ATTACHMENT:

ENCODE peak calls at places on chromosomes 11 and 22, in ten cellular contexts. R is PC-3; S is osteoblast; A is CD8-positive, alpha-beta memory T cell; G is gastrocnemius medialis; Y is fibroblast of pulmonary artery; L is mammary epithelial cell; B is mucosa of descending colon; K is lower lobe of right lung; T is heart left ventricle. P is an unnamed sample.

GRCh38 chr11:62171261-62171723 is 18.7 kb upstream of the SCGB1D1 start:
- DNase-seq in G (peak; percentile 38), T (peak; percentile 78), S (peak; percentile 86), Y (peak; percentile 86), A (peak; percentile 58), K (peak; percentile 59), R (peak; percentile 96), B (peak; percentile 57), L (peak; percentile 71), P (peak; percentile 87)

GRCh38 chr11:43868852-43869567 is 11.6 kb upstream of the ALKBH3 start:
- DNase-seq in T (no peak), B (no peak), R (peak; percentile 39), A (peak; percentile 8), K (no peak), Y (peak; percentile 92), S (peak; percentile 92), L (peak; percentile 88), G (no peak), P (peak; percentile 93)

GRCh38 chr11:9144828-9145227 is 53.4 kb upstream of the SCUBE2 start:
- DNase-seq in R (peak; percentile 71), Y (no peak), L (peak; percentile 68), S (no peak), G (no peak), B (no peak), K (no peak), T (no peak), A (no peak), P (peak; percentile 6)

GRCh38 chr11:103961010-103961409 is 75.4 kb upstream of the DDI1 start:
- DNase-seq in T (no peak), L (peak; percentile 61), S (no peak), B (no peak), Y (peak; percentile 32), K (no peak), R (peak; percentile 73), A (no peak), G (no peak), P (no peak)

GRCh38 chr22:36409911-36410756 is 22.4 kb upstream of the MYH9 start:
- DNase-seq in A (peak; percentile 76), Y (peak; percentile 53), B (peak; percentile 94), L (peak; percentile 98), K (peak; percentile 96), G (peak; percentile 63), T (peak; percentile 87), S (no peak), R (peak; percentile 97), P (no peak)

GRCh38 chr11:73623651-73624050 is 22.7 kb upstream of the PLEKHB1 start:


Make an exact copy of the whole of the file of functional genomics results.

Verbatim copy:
ENCODE peak calls at places on chromosomes 11 and 22, in ten cellular contexts. R is PC-3; S is osteoblast; A is CD8-positive, alpha-beta memory T cell; G is gastrocnemius medialis; Y is fibroblast of pulmonary artery; L is mammary epithelial cell; B is mucosa of descending colon; K is lower lobe of right lung; T is heart left ventricle. P is an unnamed sample.

GRCh38 chr11:62171261-62171723 is 18.7 kb upstream of the SCGB1D1 start:
- DNase-seq in G (peak; percentile 38), T (peak; percentile 78), S (peak; percentile 86), Y (peak; percentile 86), A (peak; percentile 58), K (peak; percentile 59), R (peak; percentile 96), B (peak; percentile 57), L (peak; percentile 71), P (peak; percentile 87)

GRCh38 chr11:43868852-43869567 is 11.6 kb upstream of the ALKBH3 start:
- DNase-seq in T (no peak), B (no peak), R (peak; percentile 39), A (peak; percentile 8), K (no peak), Y (peak; percentile 92), S (peak; percentile 92), L (peak; percentile 88), G (no peak), P (peak; percentile 93)

GRCh38 chr11:9144828-9145227 is 53.4 kb upstream of the SCUBE2 start:
- DNase-seq in R (peak; percentile 71), Y (no peak), L (peak; percentile 68), S (no peak), G (no peak), B (no peak), K (no peak), T (no peak), A (no peak), P (peak; percentile 6)

GRCh38 chr11:103961010-103961409 is 75.4 kb upstream of the DDI1 start:
- DNase-seq in T (no peak), L (peak; percentile 61), S (no peak), B (no peak), Y (peak; percentile 32), K (no peak), R (peak; percentile 73), A (no peak), G (no peak), P (no peak)

GRCh38 chr22:36409911-36410756 is 22.4 kb upstream of the MYH9 start:
- DNase-seq in A (peak; percentile 76), Y (peak; percentile 53), B (peak; percentile 94), L (peak; percentile 98), K (peak; percentile 96), G (peak; percentile 63), T (peak; percentile 87), S (no peak), R (peak; percentile 97), P (no peak)

GRCh38 chr11:73623651-73624050 is 22.7 kb upstream of the PLEKHB1 start: